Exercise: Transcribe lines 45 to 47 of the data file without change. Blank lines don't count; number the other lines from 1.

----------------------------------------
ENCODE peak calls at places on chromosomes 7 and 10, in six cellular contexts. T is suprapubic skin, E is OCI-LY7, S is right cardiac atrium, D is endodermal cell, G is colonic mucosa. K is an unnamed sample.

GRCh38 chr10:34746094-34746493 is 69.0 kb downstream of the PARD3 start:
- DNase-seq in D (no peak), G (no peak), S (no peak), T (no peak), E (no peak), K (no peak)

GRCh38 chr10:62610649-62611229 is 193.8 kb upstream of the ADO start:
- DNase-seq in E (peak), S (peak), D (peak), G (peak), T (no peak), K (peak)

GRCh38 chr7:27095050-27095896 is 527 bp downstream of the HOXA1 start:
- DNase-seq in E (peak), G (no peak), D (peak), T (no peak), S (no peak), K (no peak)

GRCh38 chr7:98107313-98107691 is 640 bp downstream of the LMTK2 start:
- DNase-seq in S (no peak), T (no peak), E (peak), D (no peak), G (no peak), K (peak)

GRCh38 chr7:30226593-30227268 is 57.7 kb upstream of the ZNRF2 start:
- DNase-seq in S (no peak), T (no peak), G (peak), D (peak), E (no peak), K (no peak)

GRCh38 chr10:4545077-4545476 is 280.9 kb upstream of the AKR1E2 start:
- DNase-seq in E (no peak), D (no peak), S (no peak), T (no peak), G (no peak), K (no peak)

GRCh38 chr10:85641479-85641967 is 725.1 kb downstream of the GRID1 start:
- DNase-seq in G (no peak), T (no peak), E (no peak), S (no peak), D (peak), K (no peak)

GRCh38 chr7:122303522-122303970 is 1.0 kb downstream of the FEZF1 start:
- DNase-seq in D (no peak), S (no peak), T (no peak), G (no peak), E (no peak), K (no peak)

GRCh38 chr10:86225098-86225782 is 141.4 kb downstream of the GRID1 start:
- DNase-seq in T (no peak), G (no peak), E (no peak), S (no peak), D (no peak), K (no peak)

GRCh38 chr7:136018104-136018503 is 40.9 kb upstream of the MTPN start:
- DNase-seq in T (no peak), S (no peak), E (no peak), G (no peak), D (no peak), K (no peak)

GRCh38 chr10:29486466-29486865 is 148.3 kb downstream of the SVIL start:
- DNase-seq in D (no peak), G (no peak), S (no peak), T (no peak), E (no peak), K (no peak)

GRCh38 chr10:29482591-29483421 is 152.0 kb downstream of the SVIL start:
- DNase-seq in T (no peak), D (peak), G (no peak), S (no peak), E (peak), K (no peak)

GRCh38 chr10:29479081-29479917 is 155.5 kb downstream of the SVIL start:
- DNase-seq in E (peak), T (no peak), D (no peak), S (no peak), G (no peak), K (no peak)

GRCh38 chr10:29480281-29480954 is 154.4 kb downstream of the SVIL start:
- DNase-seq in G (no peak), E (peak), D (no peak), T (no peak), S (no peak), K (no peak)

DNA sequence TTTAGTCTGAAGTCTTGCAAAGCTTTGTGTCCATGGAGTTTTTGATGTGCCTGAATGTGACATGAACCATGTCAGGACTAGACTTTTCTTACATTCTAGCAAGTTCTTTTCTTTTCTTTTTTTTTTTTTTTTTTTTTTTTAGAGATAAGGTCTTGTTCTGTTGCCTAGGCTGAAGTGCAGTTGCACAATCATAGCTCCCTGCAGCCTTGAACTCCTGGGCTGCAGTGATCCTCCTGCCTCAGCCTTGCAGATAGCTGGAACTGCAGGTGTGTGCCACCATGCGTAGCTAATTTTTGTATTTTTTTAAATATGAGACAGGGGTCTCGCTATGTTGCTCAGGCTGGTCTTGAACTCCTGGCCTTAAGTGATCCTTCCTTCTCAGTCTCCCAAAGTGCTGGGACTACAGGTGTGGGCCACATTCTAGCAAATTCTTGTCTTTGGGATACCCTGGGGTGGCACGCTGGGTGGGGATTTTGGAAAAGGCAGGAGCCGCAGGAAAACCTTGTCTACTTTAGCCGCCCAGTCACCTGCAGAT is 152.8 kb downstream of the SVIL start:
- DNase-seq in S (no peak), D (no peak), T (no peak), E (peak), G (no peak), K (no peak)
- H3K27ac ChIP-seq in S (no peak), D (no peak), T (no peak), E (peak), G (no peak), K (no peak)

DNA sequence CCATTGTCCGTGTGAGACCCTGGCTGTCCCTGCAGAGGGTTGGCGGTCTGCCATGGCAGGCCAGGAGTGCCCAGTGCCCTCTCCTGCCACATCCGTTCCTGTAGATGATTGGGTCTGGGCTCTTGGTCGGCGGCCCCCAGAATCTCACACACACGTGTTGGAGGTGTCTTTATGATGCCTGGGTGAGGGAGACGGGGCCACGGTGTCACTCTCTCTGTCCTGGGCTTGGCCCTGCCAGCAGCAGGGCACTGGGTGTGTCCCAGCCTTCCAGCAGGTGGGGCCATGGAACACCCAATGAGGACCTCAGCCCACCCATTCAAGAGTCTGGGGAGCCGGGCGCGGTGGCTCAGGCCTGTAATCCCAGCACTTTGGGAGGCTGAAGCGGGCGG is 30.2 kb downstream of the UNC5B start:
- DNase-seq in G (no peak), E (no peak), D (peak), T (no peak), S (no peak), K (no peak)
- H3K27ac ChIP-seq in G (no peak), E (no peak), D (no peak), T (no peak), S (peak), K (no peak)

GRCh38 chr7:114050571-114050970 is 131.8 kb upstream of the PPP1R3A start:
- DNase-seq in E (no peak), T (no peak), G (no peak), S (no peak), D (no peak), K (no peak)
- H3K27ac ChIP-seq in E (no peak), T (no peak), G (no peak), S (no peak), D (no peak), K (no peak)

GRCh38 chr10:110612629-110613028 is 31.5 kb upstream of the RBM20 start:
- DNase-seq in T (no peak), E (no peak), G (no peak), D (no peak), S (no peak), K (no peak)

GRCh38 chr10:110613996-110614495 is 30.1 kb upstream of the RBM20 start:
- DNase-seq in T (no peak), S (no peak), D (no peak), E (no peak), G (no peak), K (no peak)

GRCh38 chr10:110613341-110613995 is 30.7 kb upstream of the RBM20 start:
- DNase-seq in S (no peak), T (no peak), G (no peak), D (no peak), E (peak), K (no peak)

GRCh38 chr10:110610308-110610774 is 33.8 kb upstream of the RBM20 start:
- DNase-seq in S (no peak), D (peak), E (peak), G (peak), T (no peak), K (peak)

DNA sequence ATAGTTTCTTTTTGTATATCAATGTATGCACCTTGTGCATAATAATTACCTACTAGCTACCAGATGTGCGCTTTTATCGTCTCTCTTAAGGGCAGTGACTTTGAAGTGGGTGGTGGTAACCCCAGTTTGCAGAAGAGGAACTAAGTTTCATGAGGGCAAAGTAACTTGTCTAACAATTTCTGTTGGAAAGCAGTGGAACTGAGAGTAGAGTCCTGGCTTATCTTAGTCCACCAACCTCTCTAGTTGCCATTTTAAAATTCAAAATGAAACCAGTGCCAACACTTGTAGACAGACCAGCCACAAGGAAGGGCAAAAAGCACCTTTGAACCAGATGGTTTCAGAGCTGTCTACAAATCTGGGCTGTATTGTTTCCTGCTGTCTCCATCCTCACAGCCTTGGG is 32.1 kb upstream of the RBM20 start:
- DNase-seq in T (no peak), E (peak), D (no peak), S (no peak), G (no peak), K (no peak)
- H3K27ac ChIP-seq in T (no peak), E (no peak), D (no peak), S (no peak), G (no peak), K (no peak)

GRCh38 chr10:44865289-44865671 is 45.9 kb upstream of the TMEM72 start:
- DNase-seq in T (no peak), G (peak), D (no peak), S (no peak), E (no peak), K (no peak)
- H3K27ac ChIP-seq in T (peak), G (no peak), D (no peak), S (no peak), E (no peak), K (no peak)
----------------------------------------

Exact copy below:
GRCh38 chr10:110610308-110610774 is 33.8 kb upstream of the RBM20 start:
- DNase-seq in S (no peak), D (peak), E (peak), G (peak), T (no peak), K (peak)

DNA sequence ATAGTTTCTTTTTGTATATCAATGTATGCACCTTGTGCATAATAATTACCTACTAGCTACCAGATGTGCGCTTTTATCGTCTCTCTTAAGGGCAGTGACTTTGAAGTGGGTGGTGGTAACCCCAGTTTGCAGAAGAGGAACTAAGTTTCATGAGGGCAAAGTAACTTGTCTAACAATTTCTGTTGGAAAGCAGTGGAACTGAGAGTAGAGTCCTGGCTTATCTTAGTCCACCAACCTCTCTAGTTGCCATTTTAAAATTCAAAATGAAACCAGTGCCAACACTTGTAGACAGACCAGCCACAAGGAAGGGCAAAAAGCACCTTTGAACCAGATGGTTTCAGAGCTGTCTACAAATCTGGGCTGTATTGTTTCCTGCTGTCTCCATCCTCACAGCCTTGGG is 32.1 kb upstream of the RBM20 start: